Meanwhile, by late 2009, think tanks like CNAS and the Institute for the Study of War had begun holding a series of events featuring military brass discussing progress in counterinsurgency campaigns. In September 2009, for example, several CNAS scholars joined General Petraeus at a National Press Club event entitled Counterinsurgency Leadership in Afghanistan, Iraq, and Beyond, which “explored ways to improve counterinsurgency leadership, with particular attention to the leaders of American, Afghan, and Iraqi forces.”
Comments Finel of the American Security Project, “When people like McChrystal and Petraeus come out and argue for controversial polices, they turn the debate into one of patriotism and not policy. It is no longer a debate about the merits of the policy, but about how much respect you have for the military.”
It is a time-honored tradition, especially—though not exclusively—on the political right, for policy groups to pack their advisory boards with retired officers (many of whom also segue into defense industry jobs after leaving the military), who despite their apparent conflicts of interest provide an apparent sheen of seriousness and credibility. Take, for instance, the Center for Security Policy (CSP) and the Jewish Institute for National Security Affairs, two neoconservative organizations whose boards are chock-a-block with defense industry executives and retired military brass.
As the New York Times reported in 2008, some of these retired officers—like Maj. Gen. Paul Vallely, a CSP advisor, and Gen. Barry McCaffery, a former board member of the Committee for the Liberation of Iraq—have developed reputations as “impartial” experts, appearing on TV news programs while surreptitiously receiving talking points from the Pentagon.
There have also been cases in the past where generals shunned the chain of command to promote tactics and strategies that were opposed by the White House or Congress—for instance, Gen. Douglas MacArthur’s criticism of President Harry Truman’s limited war strategy during the Korean War and, more recently, Supreme Allied Commander Gen. Wesley Clark’s advocacy for direct U.S. military involvement in the Kosovo conflict.
However, say observers, the Afghanistan and Iraq public relations campaigns represent a troubling new trend in efforts by high-level military officials to actively court (or co-opt) organizations—both on the right (IWS and AEI) and the center (CNAS)—in an effort to shape public policy.
One source interviewed for this article, a Washington-based foreign policy writer who asked to be quoted in background so as not to jeopardize his relations in government and the non-governmental policy community, claims that there has been a “structural shift” in civilian relations to the Pentagon that to some extent was initiated by Democrats in the late 1990s. Concerned over poll numbers showing that the public did not trust Democrats on national security and hoping to cure the “allergy” many liberals had felt for the military since the Vietnam War, some elements of the Democratic Party started actively courting uniformed officers in various policy venues, including at the Council on Foreign Relations, which began a military fellows program around that time.
As a result of this effort, says the Washington-based foreign policy writer, many Democrats “became Pentagon huggers instead of Pentagon reformers” (a mantle that was left to Republicans, like the much maligned Donald Rumsfeld, to take up). These civilian-military collaborations are not all negative, he says, and they can include cooperation on a range of issues, such as how to best address piracy and confront North Korea. The problem arises when the military is shown too much deference. It was out this milieu, he says, that Democratic Party-aligned hawkish think tanks like the Center for a New American Security were born.
Critics of this trend highlight two main problems. On the one hand, they say, military officers have an obligation not to bias the policy process. Says Finel, “In an ideal world, this is a top down situation—civilians make policy decisions, the military implements them. But the military has expertise, so they should be involved in the decision-making process. There needs to be some back and forth. … The problem is where to draw line. We reify military figures when it comes to questions of war and conflict, so they should be very careful how they impact the process.”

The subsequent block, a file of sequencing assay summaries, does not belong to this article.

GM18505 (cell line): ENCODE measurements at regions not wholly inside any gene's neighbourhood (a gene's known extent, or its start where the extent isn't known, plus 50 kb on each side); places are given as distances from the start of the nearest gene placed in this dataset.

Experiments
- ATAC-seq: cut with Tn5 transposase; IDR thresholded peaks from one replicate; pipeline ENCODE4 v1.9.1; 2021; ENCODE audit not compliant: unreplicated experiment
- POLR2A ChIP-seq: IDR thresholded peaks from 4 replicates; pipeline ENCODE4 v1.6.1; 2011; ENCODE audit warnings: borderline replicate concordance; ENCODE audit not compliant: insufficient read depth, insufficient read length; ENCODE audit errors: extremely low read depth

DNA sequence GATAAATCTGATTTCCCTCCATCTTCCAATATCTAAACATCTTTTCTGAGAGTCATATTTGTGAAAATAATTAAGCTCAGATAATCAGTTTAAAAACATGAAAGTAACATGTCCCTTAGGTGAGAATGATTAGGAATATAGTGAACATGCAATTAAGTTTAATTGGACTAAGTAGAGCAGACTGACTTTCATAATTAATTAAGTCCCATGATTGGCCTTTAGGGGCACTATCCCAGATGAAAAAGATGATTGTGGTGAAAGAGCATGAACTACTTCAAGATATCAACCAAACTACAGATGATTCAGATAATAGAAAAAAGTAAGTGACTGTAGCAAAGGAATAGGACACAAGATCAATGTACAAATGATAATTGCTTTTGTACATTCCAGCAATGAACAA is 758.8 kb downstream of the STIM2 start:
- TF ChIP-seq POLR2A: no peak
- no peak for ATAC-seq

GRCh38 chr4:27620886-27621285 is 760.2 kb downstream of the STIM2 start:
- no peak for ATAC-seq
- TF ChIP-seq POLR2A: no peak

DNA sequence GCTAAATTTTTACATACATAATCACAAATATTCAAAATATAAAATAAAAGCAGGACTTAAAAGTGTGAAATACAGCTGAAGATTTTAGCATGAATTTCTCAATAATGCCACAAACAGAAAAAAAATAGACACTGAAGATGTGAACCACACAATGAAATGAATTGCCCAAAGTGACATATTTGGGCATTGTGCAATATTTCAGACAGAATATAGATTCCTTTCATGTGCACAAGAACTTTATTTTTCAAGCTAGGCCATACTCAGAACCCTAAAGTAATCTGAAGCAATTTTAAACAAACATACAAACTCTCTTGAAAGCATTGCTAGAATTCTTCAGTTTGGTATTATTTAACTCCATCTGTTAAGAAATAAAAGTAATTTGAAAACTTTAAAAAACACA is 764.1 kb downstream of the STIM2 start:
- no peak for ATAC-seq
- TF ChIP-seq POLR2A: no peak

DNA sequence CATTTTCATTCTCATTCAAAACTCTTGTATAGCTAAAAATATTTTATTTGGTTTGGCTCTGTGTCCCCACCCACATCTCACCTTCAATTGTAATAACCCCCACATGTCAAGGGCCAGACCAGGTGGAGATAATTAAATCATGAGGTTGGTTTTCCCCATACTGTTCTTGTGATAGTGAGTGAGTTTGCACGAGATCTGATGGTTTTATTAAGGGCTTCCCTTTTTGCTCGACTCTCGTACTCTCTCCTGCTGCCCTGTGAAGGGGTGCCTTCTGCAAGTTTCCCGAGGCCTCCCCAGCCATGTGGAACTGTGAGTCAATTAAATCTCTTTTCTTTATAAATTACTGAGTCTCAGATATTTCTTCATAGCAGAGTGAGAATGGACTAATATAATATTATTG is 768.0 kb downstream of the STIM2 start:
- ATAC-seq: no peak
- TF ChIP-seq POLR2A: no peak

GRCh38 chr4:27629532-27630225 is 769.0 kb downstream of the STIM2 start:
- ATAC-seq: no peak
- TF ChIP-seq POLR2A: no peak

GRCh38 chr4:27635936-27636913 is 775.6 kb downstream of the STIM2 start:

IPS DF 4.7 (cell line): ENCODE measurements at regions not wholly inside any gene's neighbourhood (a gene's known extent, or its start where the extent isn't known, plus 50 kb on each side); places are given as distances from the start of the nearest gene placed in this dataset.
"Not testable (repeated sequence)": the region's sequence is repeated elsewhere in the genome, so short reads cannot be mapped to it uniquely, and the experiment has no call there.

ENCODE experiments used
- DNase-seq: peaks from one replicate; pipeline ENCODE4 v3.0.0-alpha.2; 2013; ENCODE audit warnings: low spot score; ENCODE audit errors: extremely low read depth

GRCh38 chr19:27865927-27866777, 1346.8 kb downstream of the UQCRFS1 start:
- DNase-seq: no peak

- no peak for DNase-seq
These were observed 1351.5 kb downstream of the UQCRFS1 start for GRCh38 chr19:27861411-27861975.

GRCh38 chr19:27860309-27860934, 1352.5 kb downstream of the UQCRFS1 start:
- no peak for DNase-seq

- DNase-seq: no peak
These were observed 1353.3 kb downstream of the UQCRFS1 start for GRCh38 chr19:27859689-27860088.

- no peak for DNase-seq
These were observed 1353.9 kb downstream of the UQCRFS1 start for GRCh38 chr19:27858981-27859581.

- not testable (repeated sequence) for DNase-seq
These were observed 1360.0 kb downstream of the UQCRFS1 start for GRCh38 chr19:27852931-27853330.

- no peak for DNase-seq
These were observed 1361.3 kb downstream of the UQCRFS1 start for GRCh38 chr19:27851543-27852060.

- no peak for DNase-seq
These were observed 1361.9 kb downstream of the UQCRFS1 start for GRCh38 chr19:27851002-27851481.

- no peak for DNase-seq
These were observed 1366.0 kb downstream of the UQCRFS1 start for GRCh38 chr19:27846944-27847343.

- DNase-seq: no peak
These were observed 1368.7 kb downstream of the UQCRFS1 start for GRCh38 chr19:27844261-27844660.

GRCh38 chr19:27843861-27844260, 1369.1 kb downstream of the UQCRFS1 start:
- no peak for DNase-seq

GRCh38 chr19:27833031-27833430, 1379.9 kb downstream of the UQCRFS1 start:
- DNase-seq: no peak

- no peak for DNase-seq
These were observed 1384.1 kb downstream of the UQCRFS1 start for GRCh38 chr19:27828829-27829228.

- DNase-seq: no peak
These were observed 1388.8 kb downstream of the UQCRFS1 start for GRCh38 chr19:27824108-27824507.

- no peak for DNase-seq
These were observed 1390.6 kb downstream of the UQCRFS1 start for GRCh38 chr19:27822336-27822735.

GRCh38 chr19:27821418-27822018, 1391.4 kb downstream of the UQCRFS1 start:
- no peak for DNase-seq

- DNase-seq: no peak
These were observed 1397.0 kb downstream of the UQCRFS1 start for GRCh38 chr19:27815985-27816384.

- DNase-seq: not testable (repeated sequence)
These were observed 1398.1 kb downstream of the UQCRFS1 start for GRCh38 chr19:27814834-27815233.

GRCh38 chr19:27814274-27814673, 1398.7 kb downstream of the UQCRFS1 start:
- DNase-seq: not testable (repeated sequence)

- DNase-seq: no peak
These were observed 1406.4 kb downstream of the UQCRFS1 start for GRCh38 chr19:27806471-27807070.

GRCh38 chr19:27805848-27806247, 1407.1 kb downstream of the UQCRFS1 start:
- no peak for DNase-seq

Other critics highlight the actions of think tanks. Says the Washington-based foreign policy expert, “The problem is that the public thinks these organizations are there to pursue the public good, to challenge public officials, not get co-opted by them.” But when you see these groups parroting military arguments to promote operations that involve a staggering amount of resources, he says, it is difficult to argue that they are fulfilling their self-defined roles, especially given the current economic crisis.
Katulis of the Center for American Progress agrees, highlighting the issue of money. When these experts are paraded on television pushing the military line based on their tours of war zones, he says, the public “doesn’t realize that these people were paid to go on these trips.” More importantly, he says, there needs to be more “transparency and accountability with respect to how these groups are financed” and what their supporters’ financial stakes are with respect to defense policies.
Adds Finel, “Sure, anyone who has a financial stake in the policies promoted by a think tank should be forced to disclose its support. But there will always be this situation of using celebrities, big names, to generate interest and, ultimately, to raise money. Everyone does it, on the left, the right, the center, thinks tanks, universities. The bigger question is how some groups and individuals game the system, generate influence through connections to the military or government, receive loads of money from corporate sponsors, and then use these connections to become enormously influential in the policy process. I mean, who elected CNAS?”
As we approach next year’s deadline to begin troop withdrawals from Afghanistan, questions about the legitimacy of joint military-wonk policy campaigns are bound to resurface. As the Inter Press Service (IPS) reported in mid-June, McChrystal and Petraeus may “be counting on pressure from the Republican Party to force President Barack Obama to reverse his present position.” According to IPS, John Nagl, head of CNAS, said as much after his organization’s recent annual conference, arguing that unless the president changes policy to give General McChrystal more time he will be vulnerable to Republican attacks during the 2012 election campaign.